A part of me always itches to inquire, “So what did you think of my Easter sermon?” I mean, I work hard on it. I care deeply about it, the central message of our faith, at the highest holy day. And I always need feedback from those who know what a sermon is.
But making this query from my egocentric preacher universe, it catches you by surprise. That is because, let’s face it, the sermon isn’t the heart of the matter on Easter Sunday. At the high holy days, when we trade in ineffable mystery and incredible miracle, music is much more to the point. As the preacher, I am the only one who can say that. No one else would dare. Now, I am not saying reading and interpreting God’s word is irrelevant. On musical or youth or other Sundays when there is no sermon, people actually miss it.
I’m saying that mystery and miracle resist the logic of verbiage, logic and reasoning. Easter is better suited to heartfelt music that burrows into our being more than cerebral explanations. Someone in the pews said, “Easter strikes me as something not to be argued, reasoned out and demonstrated. Rather it’s something to be experienced, to be marveled at, enjoyed, and wondered at. That’s why Easter music is most to the point.”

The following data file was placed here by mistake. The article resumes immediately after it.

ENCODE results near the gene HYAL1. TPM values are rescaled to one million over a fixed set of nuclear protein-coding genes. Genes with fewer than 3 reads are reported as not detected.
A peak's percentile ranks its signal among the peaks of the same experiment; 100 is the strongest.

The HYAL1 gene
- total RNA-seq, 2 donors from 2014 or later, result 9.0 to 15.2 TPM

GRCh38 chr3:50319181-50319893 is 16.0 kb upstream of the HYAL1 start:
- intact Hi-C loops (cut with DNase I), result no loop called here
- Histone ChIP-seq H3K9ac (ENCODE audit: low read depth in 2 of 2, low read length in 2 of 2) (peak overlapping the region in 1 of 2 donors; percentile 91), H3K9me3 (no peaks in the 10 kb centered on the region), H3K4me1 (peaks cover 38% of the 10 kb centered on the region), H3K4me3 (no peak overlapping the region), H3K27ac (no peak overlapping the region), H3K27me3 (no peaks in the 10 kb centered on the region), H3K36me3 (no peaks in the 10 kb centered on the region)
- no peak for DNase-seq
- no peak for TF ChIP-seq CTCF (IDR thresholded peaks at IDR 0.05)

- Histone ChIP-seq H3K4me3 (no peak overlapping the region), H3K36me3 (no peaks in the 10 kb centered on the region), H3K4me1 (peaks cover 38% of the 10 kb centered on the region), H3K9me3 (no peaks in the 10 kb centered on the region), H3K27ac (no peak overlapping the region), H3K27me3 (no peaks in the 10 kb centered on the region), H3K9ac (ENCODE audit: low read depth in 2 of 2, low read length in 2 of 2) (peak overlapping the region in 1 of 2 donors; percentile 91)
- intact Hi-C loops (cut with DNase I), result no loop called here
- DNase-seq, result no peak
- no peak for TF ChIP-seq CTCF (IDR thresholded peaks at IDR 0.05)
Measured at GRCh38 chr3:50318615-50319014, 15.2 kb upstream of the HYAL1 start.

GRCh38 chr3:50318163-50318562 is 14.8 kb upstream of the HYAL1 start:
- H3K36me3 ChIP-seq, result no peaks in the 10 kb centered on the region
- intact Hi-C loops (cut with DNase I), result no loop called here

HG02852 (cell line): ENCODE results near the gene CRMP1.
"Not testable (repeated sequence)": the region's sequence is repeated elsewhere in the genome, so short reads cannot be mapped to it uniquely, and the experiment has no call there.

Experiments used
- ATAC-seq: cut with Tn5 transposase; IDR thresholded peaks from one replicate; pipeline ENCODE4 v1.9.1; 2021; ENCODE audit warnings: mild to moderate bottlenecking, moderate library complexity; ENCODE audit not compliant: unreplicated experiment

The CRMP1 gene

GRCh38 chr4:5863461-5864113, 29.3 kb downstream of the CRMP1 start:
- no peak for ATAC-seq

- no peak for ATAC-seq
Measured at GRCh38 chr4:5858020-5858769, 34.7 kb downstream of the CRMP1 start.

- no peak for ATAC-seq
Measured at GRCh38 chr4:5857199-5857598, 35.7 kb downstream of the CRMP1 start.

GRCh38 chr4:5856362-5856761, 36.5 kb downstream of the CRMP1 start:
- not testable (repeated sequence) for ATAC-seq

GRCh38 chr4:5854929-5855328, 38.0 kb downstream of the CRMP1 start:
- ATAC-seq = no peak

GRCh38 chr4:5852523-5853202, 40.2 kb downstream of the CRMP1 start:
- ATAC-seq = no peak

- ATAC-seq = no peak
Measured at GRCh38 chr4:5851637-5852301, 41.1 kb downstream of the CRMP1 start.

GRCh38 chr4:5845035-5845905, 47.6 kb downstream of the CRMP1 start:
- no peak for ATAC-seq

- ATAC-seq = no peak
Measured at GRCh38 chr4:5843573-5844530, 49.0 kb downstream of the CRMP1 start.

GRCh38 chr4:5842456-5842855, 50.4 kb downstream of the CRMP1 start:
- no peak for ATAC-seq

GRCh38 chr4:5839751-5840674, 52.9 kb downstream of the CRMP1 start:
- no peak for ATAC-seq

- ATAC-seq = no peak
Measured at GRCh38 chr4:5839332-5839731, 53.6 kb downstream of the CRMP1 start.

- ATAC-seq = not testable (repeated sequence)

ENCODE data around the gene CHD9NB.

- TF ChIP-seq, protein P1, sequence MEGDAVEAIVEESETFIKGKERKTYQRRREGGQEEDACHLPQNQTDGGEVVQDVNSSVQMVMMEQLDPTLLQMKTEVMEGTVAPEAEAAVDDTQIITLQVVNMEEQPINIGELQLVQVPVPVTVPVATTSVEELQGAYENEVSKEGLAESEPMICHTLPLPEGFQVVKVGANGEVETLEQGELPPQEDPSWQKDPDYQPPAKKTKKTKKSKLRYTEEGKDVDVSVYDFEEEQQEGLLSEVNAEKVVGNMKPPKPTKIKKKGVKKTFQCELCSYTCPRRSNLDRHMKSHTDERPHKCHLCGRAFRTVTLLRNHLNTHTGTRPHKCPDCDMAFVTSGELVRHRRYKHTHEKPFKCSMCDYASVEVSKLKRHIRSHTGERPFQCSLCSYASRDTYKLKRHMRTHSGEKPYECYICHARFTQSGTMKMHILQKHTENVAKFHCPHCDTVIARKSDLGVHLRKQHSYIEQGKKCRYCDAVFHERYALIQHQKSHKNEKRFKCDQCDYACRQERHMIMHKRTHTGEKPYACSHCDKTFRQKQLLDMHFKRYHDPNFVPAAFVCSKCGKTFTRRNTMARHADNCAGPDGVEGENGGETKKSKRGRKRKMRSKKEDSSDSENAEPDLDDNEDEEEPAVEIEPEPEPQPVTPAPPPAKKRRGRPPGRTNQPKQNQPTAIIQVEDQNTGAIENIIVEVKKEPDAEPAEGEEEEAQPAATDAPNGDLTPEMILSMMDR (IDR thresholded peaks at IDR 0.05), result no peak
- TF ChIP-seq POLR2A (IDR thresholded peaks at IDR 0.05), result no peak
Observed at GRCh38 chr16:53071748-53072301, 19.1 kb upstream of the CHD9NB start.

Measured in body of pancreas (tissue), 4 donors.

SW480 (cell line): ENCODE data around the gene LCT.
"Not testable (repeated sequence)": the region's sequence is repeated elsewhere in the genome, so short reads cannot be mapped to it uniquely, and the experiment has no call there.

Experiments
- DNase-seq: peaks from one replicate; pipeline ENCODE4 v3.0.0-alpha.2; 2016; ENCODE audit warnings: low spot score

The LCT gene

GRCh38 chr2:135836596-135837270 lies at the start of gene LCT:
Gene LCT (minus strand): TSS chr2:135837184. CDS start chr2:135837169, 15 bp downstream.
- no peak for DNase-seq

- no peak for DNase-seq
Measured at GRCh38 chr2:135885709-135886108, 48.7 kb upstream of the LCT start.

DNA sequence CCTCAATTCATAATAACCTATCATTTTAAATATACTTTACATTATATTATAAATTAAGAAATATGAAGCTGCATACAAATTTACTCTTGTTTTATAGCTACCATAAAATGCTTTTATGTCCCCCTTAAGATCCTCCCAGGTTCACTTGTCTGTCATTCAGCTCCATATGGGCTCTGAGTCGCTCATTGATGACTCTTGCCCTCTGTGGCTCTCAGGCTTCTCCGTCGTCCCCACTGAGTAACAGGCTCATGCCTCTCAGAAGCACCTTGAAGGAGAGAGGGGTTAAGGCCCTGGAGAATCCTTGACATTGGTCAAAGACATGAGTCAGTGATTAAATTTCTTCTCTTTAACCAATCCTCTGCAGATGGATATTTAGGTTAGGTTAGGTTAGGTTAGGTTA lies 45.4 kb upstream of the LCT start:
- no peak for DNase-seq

As preacher, I say amen to that. I say amen to singing “Christ the Lord is Risen Today,” and “All Hail the Power of Jesus’ Name.” I say amen to refreshing our Doxology and hearing our Senior Choir sing Mendelssohn’s, “And They Shall Raise Your Christ Up.” Let us not forget that we shall ramp it up and culminate with Handel’s “Alleluia Chorus.”
Really, hearing the basic resurrection narrative—even before it gets interpreted—might be more essential to our Easter experience than some high-flown Easter exploration or investigation. Or maybe letting the wonderful aroma of the wonderful Easter lilies knock our sensory socks off and remind us of many Easters past. Of course, for children the most essential part of Easter might be detecting Easter eggs. Or looking at one another and sharing the paschal greeting, “Alleluia. Christ is risen! He is risen indeed. Alleluia.”
Look up this paschal greeting in Wikipedia and you’ll see it translated into 79 languages. Seventy-nine languages! They even print ones Rastafarian, Hindustani, and Esperanto. That gives you some sense of Easter’s universality across space and time and cultures.
So that is the greeting I reserve for you this Sunday. “Allleluia! Christ is risen!” And the people affirm. “He is risen, indeed. Alleluia.” Perhaps the simplest things are the best.